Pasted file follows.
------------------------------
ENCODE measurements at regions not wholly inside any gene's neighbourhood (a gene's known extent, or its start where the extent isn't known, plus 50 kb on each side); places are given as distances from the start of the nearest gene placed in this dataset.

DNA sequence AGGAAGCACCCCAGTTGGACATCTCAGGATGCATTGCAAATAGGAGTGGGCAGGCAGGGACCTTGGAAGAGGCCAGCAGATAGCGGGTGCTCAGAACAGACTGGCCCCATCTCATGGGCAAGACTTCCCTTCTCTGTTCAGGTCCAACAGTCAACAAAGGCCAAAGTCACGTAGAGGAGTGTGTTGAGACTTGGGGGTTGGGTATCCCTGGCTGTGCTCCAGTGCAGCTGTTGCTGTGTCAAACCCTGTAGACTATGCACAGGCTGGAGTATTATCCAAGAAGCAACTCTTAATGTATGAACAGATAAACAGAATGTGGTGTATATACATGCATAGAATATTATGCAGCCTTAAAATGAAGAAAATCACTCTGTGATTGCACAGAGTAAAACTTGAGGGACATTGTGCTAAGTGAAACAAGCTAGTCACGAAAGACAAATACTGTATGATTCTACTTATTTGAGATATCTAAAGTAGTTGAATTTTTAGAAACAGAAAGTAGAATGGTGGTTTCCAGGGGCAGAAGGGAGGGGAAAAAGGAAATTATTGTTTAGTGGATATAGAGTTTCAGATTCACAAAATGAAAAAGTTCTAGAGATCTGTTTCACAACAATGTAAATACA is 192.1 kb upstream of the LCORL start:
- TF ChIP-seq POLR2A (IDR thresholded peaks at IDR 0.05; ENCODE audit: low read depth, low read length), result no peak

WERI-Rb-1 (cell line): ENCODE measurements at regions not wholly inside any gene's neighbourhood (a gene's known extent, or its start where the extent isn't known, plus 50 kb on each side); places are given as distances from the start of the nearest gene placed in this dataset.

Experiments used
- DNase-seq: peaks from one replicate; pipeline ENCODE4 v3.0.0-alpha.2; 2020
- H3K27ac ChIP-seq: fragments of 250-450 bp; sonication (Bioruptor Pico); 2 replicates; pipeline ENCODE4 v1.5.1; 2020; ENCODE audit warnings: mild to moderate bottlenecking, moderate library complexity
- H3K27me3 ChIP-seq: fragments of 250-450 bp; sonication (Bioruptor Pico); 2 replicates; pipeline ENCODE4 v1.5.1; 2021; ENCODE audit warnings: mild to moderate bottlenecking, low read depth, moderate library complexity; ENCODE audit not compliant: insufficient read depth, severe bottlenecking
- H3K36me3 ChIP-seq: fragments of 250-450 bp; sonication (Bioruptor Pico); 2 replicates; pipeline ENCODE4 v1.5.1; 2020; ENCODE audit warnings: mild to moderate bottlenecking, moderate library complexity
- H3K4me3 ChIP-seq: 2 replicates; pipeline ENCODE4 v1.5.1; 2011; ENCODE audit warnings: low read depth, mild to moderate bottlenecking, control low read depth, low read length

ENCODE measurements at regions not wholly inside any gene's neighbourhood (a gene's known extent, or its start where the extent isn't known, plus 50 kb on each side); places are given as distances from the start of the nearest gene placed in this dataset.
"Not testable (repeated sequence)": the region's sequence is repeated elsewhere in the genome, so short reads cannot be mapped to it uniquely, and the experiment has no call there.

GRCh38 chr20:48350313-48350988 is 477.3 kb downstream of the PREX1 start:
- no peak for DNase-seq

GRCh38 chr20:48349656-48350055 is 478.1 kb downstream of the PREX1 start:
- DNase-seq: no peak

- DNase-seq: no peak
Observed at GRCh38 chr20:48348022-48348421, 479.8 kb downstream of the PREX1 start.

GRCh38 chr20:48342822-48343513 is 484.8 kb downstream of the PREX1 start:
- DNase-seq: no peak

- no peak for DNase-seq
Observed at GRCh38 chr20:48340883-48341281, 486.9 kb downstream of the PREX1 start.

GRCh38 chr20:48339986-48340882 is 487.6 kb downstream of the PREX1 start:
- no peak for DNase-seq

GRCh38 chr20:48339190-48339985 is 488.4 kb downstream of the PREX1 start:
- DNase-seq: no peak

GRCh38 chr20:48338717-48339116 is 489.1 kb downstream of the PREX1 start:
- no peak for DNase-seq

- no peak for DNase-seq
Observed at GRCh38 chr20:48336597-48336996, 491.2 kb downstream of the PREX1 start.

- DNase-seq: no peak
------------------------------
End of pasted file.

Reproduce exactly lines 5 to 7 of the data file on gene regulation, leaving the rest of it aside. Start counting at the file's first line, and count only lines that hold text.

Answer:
Experiments used
- DNase-seq: peaks from one replicate; pipeline ENCODE4 v3.0.0-alpha.2; 2020
- H3K27ac ChIP-seq: fragments of 250-450 bp; sonication (Bioruptor Pico); 2 replicates; pipeline ENCODE4 v1.5.1; 2020; ENCODE audit warnings: mild to moderate bottlenecking, moderate library complexity